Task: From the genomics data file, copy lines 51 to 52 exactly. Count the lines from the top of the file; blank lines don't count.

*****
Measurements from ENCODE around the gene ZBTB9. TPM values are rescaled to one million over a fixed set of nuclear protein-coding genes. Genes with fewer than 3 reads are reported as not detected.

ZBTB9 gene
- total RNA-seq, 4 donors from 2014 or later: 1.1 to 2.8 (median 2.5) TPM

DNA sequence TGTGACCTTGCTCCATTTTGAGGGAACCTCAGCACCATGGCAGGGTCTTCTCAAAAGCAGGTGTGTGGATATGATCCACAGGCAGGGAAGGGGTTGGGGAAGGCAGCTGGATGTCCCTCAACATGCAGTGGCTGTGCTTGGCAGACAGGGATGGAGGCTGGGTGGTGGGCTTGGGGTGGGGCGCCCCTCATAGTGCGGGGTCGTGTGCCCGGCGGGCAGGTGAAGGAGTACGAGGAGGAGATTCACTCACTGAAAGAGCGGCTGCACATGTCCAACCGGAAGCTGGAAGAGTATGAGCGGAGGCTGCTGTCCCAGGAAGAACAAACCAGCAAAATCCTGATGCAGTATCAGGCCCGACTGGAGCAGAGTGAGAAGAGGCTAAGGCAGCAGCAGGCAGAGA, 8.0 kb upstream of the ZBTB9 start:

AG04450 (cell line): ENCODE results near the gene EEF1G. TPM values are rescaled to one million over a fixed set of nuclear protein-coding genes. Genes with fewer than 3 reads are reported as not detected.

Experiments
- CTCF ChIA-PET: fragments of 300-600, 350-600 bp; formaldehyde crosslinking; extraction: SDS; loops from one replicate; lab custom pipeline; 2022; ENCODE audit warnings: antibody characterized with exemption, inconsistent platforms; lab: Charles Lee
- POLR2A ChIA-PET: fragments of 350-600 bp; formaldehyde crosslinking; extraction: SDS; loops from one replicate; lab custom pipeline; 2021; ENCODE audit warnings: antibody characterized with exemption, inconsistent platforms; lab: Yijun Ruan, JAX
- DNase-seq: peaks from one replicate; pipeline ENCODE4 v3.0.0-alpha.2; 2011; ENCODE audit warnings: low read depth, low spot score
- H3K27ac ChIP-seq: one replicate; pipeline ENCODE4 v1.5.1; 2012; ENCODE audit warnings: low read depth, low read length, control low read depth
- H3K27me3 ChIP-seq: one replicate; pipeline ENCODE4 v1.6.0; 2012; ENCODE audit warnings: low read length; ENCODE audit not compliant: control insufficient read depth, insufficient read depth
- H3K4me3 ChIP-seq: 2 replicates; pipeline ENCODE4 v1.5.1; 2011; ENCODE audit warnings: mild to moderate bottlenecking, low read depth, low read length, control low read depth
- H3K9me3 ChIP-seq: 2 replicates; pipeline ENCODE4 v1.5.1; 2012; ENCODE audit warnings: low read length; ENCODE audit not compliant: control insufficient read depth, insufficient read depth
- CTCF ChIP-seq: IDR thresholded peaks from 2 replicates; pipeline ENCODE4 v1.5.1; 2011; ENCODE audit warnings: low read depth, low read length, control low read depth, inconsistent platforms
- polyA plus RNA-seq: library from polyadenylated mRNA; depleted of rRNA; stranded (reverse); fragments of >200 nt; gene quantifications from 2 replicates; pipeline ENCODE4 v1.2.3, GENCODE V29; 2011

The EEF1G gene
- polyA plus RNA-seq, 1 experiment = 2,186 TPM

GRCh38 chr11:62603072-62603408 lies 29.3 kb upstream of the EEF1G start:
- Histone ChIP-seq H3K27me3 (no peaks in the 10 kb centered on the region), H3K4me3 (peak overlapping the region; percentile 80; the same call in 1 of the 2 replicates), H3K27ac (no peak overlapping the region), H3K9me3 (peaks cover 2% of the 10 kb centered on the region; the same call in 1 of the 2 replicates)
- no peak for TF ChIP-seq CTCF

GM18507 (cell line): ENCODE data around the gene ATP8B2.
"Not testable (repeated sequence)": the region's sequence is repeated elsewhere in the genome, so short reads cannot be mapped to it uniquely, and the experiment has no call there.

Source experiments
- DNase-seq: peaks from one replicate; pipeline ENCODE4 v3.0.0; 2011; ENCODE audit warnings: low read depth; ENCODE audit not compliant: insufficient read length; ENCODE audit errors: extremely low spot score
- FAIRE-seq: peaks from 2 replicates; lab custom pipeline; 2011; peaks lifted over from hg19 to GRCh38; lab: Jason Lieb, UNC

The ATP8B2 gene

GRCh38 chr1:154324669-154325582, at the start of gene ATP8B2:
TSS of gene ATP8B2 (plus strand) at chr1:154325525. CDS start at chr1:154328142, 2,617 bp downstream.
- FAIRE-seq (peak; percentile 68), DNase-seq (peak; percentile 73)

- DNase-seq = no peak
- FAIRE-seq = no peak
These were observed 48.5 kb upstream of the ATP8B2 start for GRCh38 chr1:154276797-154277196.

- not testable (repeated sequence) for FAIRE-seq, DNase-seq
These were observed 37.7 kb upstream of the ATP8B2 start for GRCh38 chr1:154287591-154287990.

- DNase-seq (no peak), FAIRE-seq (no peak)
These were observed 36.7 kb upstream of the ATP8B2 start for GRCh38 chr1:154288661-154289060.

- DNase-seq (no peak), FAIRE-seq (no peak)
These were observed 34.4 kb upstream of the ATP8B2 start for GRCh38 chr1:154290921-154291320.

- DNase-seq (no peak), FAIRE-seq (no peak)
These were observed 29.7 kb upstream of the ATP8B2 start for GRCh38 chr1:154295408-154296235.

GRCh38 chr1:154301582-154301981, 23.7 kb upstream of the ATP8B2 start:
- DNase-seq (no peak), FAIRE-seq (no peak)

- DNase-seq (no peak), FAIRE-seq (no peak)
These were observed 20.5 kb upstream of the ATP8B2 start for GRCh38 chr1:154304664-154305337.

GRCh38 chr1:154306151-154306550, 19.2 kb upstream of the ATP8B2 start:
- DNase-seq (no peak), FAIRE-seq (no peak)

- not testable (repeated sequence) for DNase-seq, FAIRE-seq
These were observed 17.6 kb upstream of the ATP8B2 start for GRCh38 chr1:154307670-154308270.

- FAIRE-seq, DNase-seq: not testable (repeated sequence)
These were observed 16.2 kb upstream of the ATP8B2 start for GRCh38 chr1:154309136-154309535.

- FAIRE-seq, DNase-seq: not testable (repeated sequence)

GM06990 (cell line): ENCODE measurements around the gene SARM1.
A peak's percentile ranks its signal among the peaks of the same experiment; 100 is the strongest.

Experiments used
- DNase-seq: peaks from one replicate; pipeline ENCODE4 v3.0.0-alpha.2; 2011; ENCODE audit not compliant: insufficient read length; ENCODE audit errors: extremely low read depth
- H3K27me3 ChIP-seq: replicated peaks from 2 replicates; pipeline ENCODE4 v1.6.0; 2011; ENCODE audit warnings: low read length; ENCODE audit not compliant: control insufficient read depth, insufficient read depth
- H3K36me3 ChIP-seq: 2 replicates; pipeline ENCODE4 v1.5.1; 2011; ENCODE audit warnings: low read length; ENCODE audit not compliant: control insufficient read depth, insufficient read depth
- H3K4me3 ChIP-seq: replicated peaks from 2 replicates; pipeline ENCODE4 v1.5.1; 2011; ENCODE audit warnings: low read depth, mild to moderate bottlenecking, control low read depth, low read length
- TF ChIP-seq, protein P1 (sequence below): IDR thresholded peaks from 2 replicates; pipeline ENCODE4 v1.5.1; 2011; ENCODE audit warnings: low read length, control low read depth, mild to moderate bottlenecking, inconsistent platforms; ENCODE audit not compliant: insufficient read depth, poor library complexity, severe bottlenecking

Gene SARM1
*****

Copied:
- FAIRE-seq, DNase-seq: not testable (repeated sequence)

GM06990 (cell line): ENCODE measurements around the gene SARM1.